Playing bowls at Tiverton West End Bowling Club, United Kingdom
In pin bowling, the goal is to knock over pins on a long playing surface known as a lane. Lanes have a wood or synthetic surface onto which protective lubricating oil is applied in different specified oil patterns that affect ball motion. A strike is achieved when all the pins are knocked down on the first roll, and a spare is achieved if all the pins are knocked over on a second roll. Common types of pin bowling include ten-pin, candlepin, duckpin, nine-pin, and five-pin. The historical game skittles is the forerunner of modern pin bowling.
In target bowling, the aim is usually to get the ball as close to a mark as possible. The surface in target bowling may be grass, gravel, or synthetic.Lawn bowls, bocce, carpet bowls, pétanque, and boules may have both indoor and outdoor varieties. Curling is also related to bowls.
Bowling is played by 120 million people in more than 90 countries (including 70 million in the United States alone), and is the subject of video games.
Bowling games can be distinguished into two general classes, pin bowling and target bowling.
Relative sizes of bowling balls and pins for three popular variations of the game. Scale: the horizontal blue lines are one inch (2.5 cm) apart vertically.
Candlepin balls are the smallest of the three, but candlepins are tallest and thinnest
Duckpins are the shortest, and duckpin balls are barely larger than candlepin balls
Ten-pin balls and pins are the heaviest.
Five main variations are found in North America, with ten-pin being the most common but others being practiced in the eastern U.S. and in parts of Canada:
Ten-pin bowling: largest and heaviest pins, and bowled with a large ball with three finger holes.
Candlepin bowling: tallest pins (at 40 cm or 16 in), thin with matching ends, bowled with the smallest and lightest (at 1.1 kg or 2.4 lb) handheld ball of any bowling sport, and the only form with no fallen pins removed during a frame.
Five-pin bowling: tall, between duckpins and candlepins in diameter with a rubber girdle, bowled with a handheld ball, mostly found in Canada.
Another form of bowling is usually played outdoors on a lawn. At outdoor bowling, the players throw a ball, which is sometimes eccentrically weighted, in an attempt to put it closest to a designated point or slot in the bowling arena. (Ex: Bocce Ball, an Italian lawn game)
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Archeologist's drawing of items found in 1895 in an ancient tomb in Naqada, Egypt, thought to resemble the more modern game of skittles. The archeologist conjectured as to the particular arrangement of the items found.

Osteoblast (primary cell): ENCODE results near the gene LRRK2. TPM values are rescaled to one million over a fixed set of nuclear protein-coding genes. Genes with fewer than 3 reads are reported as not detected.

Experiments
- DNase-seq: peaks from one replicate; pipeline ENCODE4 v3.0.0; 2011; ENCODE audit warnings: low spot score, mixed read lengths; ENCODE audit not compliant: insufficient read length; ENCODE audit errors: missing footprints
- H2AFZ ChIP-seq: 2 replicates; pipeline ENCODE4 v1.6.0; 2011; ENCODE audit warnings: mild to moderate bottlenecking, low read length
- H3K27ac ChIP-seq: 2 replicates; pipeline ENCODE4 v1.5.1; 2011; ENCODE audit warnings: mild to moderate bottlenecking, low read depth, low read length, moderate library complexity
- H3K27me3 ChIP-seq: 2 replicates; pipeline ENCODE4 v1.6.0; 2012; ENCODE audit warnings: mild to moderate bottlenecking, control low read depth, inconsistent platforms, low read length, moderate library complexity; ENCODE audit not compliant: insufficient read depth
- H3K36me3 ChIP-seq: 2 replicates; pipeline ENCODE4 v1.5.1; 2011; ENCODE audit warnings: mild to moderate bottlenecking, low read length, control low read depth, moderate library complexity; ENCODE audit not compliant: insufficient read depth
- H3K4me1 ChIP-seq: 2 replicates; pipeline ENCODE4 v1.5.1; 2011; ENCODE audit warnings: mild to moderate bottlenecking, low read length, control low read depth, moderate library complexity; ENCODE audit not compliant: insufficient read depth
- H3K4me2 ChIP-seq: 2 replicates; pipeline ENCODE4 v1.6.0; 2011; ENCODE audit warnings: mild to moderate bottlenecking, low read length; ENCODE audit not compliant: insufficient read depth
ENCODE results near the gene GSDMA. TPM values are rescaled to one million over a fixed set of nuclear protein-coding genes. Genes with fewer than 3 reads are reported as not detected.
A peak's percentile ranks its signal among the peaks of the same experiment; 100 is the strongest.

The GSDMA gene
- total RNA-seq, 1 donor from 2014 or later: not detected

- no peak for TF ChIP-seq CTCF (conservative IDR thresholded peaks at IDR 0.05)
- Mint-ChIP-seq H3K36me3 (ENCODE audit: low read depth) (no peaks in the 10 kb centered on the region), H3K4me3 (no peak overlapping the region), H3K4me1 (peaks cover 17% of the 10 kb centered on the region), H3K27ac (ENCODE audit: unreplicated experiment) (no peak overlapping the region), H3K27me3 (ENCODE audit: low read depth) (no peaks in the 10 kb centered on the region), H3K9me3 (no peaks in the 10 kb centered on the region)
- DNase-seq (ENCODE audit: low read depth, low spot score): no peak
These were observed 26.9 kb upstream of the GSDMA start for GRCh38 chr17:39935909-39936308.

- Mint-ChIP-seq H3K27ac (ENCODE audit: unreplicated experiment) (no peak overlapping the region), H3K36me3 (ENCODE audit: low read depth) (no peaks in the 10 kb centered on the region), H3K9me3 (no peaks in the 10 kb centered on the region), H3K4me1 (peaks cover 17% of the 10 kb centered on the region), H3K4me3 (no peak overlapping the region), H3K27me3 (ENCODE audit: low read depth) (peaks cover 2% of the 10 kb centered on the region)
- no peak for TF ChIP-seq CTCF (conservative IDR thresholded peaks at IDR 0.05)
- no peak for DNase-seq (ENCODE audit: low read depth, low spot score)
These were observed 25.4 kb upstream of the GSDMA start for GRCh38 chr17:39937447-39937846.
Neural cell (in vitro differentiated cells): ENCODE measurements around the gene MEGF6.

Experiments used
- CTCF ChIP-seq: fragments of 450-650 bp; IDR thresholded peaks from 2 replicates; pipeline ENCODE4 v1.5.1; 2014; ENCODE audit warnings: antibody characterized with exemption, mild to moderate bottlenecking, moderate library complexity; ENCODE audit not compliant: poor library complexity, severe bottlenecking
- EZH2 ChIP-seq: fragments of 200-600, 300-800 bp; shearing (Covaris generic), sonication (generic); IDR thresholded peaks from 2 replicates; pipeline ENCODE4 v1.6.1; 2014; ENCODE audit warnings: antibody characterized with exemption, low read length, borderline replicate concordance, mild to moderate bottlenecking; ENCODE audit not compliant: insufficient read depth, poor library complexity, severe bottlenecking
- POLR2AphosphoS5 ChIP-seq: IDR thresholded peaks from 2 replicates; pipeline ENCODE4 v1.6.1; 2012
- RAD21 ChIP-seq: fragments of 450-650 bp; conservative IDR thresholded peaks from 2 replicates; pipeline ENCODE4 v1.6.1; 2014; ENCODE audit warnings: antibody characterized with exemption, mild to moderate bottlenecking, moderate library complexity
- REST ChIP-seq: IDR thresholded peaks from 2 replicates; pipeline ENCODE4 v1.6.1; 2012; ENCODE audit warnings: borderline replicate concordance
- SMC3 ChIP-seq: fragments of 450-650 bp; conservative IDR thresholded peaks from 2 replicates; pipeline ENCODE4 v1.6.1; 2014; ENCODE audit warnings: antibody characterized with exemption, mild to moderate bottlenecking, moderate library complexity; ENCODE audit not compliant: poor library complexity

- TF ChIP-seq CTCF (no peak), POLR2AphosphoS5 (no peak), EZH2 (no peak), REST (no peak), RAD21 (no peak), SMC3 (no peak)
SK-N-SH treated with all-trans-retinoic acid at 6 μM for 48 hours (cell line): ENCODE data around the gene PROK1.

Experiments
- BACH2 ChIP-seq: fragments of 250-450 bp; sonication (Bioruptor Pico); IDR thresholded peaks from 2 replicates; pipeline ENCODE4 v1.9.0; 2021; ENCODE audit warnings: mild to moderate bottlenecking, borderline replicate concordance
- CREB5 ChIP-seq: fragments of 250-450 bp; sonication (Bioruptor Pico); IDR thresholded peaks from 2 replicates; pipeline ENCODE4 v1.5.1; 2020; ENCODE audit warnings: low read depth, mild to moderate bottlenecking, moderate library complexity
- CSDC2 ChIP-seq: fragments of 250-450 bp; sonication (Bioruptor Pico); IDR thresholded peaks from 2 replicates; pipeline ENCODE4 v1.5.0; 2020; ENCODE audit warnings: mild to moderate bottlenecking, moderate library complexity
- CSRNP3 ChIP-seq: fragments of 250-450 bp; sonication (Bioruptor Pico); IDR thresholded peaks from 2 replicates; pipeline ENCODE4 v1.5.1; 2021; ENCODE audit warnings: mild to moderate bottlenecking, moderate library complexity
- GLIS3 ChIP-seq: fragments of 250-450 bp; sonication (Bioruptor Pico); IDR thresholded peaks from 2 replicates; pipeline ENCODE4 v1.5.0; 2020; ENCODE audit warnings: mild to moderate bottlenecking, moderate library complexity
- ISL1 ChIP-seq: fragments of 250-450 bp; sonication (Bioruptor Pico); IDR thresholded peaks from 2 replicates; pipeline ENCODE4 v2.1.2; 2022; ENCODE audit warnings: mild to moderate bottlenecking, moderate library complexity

The earliest known forms of bowling date back to ancient Egypt, with wall drawings depicting bowling being found in a royal Egyptian tomb dated to 5200 BC and miniature pins and balls in an Egyptian child's grave about 5200 BC. Remnants of bowling balls were found among artifacts in ancient Egypt going back to the Egyptian protodynastic period in 3200 BC. What is thought to be a child's game involving porphyry (stone) balls, a miniature trilithon, and nine breccia-veined alabaster vase-shaped figures—thought to resemble the more modern game of skittles—was found in Naqada, Egypt in 1895.
Balls were made using the husks of grains, covered in a material such as leather, and bound with string. Other balls made of porcelain have also been found, indicating that these were rolled along the ground rather than thrown due to their size and weight. Some of these resemble the modern-day jack used in target bowl games. Bowling games of different forms are also noted by Herodotus as an invention of the Lydians in Asia Minor.
About 2,000 years ago, in the Roman Empire, a similar game evolved between Roman legionaries entailing the tossing of stone objects as close as possible to other stone objects, which eventually evolved into Italian Bocce, or outdoor bowling.
Around 400 AD, bowling began in Germany as a religious ritual to cleanse oneself from sin by rolling a rock into a club (kegel) representing the heathen, resulting in bowlers being called keglers.
In 1299, the oldest-surviving known bowling green for target style bowling was built: Master's Close (now the Old Bowling Green of the Southampton Bowling Club) in Southampton, England, which is still in use.
In 1325, laws were passed in Berlin and Cologne that limited bets on lawn bowling to five shillings.